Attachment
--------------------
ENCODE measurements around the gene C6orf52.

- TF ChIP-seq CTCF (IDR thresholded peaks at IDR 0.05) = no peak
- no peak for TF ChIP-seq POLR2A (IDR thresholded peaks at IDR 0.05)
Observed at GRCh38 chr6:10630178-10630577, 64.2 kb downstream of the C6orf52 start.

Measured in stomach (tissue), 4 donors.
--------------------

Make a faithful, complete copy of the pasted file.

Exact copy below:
ENCODE measurements around the gene C6orf52.

- TF ChIP-seq CTCF (IDR thresholded peaks at IDR 0.05) = no peak
- no peak for TF ChIP-seq POLR2A (IDR thresholded peaks at IDR 0.05)
Observed at GRCh38 chr6:10630178-10630577, 64.2 kb downstream of the C6orf52 start.

Measured in stomach (tissue), 4 donors.